Recently in International News Category

Venezuelan President Hugo Chavez announced Saturday that doctors in Cuba found a third recurrence of cancerous cells in his pelvic area and would be undergoing surgery in the coming days, according to a Reuters report posted on the New York Times.

Chavez said in a televised address that if anything happened to him, Vice President Nicolas Maduro should be his successor, reported CNN.

Both sources said this is the first time Chavez has spoken publicly about a successor, a shocking revelation from a man who has played a dominant role in Venezuelan politics.

According to Reuters, an election would have to be held within 30 days if recently reelected Chavez were to leave office within the first four years of his next term under Venezuela's constitution.

The president has had three previous cancer operations in Cuba since the middle of last year, Reuters said.

Those who claim to have insider information say the president is much worse condition than he lets on in public, CNN reported.

Confusion ensues in Egypt's fight for democracy

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President Morsi of Egypt rescinded his Nov. 22 decree granting him near-absolute power but refused to cancel an upcoming controversial referendum Saturday leaving protestors confused about their next move, the Washington Post reports.

Opposition leaders, including the prominent National Salvation Front, called for more protests against the referendum on a draft constitution many have called illegitimate, according to the Post. But the eclectic views of anti-Morsi groups may undermine their ability to influence the vote, the Post said.

Confusion also remains over whether the new declaration replacing Morsi's Nov. 22 decree altered his ability to legislate without judicial oversight as the new decree still grants the president the right to make new decrees without oversight, according the Washington Post.

Morsi issued an order Sunday for the military to take over government security until after the results of the referendum and also granted soldiers the right to arrest civilians, essentially evoking martial law, the New York Times reported.

Opposition groups want to postpone the referendum for a thorough examination of the proposal, which they say has inadequate protection of human rights and contains provisions that could allow Muslim religious authorities more influence someday, according to the Times.

Penguin & Random House to merge together

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Penguin and Random House publishers are merging together in an effort to compete against the rapidly growing digital marketplace, the New York Times reported on Monday.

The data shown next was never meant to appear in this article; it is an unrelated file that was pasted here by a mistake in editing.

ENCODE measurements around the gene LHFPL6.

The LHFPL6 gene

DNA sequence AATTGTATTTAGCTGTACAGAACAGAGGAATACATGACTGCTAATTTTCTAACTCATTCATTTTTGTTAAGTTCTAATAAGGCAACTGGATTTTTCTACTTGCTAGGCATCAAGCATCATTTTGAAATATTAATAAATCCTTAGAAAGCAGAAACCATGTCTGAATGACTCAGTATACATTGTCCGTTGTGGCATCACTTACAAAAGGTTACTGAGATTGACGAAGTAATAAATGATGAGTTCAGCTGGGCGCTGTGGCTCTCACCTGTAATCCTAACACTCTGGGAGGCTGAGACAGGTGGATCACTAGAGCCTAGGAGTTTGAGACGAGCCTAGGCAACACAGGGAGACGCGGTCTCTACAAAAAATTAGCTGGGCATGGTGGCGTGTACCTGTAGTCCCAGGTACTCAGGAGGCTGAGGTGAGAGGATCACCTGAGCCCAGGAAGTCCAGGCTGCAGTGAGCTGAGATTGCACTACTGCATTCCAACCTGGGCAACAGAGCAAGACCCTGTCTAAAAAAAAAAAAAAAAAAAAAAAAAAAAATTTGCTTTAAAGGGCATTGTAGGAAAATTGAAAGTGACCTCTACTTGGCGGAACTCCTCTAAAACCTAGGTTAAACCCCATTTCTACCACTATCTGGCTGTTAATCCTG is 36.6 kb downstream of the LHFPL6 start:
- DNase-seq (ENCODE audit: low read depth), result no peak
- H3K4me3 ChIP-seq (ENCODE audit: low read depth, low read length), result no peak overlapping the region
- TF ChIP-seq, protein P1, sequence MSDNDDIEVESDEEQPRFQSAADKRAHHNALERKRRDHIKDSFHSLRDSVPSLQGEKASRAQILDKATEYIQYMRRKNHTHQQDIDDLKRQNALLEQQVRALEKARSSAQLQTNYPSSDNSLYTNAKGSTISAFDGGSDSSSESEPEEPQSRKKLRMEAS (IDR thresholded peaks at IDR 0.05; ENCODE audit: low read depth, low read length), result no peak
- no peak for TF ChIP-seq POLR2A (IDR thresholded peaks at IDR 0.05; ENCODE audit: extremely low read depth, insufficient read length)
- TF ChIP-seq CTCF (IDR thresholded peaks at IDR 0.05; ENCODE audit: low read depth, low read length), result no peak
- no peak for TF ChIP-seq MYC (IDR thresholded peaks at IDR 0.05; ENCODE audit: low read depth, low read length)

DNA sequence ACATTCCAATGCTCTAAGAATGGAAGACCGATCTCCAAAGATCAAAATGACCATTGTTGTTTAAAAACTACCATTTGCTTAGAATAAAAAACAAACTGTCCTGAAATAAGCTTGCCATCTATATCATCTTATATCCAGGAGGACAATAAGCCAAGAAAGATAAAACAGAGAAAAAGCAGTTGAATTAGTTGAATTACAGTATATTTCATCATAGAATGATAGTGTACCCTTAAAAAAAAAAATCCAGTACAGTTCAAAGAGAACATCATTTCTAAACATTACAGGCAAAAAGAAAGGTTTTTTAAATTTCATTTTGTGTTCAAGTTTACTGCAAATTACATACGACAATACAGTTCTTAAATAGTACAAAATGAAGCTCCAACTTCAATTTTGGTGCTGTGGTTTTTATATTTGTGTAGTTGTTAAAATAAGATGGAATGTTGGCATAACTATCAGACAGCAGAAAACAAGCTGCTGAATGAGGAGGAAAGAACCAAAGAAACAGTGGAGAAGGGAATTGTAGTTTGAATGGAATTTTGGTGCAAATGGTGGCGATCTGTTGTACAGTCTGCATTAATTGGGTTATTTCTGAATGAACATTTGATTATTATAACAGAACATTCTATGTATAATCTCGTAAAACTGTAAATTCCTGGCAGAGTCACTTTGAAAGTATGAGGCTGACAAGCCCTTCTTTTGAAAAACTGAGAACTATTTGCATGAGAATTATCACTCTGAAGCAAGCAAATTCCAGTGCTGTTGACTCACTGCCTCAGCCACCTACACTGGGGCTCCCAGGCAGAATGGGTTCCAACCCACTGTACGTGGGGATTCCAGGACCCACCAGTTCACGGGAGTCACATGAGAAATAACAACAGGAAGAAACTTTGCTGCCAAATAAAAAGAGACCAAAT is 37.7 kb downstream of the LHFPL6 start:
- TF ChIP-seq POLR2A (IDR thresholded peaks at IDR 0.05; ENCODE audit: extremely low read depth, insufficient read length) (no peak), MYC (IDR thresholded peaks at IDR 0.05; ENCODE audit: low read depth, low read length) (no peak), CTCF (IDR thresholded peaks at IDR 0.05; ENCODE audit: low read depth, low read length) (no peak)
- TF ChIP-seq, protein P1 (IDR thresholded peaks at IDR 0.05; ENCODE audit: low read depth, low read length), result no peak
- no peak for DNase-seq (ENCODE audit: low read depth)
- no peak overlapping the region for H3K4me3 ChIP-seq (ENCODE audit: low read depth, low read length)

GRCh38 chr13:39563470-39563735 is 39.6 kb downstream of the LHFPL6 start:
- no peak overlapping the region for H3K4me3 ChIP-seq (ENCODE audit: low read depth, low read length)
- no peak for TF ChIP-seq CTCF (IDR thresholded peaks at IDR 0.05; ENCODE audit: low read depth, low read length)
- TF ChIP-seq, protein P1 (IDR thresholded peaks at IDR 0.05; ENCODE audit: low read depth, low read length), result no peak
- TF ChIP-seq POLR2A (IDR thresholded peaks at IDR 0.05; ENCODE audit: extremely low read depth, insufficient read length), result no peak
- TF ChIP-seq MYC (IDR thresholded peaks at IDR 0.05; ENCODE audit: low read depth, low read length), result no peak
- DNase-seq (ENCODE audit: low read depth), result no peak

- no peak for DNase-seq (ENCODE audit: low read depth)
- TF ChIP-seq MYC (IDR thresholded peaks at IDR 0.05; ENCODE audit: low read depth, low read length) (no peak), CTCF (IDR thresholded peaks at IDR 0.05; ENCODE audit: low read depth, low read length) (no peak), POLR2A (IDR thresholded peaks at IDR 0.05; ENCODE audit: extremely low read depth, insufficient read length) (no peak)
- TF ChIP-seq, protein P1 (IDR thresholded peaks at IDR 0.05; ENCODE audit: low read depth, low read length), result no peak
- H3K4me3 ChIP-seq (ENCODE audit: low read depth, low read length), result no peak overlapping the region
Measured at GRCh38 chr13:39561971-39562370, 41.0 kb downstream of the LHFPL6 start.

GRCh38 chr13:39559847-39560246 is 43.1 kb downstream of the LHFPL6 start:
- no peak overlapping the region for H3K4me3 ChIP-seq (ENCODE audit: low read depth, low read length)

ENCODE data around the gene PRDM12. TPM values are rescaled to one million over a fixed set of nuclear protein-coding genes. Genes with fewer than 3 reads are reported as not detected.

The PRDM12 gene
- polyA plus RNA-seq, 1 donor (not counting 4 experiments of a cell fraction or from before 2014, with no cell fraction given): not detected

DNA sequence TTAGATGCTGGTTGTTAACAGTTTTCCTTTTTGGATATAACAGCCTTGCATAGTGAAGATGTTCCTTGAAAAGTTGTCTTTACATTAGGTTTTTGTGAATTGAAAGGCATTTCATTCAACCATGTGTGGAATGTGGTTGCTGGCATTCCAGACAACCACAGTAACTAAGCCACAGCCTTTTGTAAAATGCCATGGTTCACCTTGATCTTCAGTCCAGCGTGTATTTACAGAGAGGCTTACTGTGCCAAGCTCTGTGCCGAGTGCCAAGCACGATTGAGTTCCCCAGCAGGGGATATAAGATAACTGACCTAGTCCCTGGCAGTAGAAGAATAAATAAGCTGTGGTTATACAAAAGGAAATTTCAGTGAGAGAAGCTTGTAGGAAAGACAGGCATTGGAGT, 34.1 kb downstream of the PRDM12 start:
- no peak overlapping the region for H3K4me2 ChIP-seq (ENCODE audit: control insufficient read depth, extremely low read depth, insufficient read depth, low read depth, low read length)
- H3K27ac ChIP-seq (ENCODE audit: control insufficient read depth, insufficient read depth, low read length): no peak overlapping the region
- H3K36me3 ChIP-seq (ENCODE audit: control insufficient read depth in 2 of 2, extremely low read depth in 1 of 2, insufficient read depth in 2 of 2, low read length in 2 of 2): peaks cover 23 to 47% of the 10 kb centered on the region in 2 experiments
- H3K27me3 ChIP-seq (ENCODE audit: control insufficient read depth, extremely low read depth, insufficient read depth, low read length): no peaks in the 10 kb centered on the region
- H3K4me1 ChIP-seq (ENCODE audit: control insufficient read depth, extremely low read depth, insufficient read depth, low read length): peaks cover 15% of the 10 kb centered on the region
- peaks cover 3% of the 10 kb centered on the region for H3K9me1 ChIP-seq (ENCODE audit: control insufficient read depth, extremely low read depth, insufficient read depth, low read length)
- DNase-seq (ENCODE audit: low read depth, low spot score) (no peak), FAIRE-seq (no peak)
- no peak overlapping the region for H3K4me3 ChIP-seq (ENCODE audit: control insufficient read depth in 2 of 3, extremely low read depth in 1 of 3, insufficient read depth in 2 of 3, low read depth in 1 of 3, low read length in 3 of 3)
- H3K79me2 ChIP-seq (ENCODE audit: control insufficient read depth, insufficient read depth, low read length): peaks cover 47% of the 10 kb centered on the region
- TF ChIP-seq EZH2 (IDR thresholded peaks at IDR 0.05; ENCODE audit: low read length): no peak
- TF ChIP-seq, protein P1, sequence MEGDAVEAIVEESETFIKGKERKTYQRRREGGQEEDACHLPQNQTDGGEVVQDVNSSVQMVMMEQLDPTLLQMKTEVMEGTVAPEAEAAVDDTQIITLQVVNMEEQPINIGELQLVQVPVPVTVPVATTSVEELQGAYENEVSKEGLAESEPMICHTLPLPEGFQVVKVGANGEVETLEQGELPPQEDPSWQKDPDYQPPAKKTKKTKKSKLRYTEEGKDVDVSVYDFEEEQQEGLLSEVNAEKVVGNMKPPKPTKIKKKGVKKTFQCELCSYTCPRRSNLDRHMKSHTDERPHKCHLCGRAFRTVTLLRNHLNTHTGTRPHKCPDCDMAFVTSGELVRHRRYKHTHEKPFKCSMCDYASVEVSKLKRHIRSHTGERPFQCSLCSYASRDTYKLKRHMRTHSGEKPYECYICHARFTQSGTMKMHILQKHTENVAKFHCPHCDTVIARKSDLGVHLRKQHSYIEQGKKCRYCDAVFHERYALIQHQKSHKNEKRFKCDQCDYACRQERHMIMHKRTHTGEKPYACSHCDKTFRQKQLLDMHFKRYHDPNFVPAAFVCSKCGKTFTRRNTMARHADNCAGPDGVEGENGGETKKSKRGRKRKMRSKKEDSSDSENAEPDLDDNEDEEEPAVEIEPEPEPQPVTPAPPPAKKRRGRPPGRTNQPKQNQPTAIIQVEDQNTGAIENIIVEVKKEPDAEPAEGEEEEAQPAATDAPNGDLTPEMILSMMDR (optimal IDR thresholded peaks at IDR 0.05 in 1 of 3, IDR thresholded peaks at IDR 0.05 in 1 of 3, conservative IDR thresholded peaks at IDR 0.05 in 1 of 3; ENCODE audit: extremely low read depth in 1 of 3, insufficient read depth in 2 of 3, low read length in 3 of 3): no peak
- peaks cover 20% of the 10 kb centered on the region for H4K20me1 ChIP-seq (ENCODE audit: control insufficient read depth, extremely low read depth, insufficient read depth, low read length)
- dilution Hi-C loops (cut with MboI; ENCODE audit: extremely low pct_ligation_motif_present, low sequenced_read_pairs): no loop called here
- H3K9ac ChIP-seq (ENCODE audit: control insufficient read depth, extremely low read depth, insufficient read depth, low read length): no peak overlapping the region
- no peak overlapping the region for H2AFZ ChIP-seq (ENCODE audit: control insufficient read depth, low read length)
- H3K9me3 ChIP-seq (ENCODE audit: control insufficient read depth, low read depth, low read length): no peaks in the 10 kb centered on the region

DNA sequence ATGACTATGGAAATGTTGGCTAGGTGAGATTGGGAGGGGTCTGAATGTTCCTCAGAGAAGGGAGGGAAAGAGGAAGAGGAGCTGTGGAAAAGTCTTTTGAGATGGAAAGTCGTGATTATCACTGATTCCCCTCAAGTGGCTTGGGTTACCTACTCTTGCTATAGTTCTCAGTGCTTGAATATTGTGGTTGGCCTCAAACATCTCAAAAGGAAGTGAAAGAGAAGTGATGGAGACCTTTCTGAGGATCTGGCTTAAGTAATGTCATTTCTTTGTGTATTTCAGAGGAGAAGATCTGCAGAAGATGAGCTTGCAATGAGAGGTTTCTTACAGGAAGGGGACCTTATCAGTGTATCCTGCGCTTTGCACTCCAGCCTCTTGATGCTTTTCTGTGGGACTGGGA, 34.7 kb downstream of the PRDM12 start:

This merger will create the largest global consumer book publisher with 25 percent of the market and combines an impressive contemporary book list of best-sellers from Random House with a backlist of classics from Penguin, according to the Times.

The Washington Post reports that Random House, owned by German media company Bertelsmann, will own 53 percent of the merger, known as Penguin Random House, and Penguin will own 47 percent.

The deal will close in the second half of 2013 following regulatory approval, according to the Post.

The Times reports that other major publishers may be soon to follow Penguin Random House's lead to compete against Internet giants like Google, Apple and Amazon.

European Union awarded 2012 Nobel peace prize

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In an unconventional move, the Norwegian Nobel Committee named the European Union as the recipient of the 2012 peace prize on Friday.

The committee made the decision to praise six decades of reconciliation between historically vicious enemies while also warning against the threat of discord among the nations today according to the New York Times.

Yet many feel that such use of the award is too politically based and strays from the original prestigious principles of peace and democracy and that the E.U. is undeserving of the peace prize, reports the Washington Post.

International opinion accuses the E.U. of wreaking havoc in global financial markets and crippling the domestic economies of its most indebted members such as Greece and Spain.

However, news of the award -- which both articles like to point out was given by a nation who has steadfastly refused to join the E.U. - was received with appreciation in Germany where, according to the Washington Post, the majority of residents are still committed to European unity.

The New York Times reports that the E.U. plans to use the $1.2 million prize money to help solve the multibillion-euro crisis.

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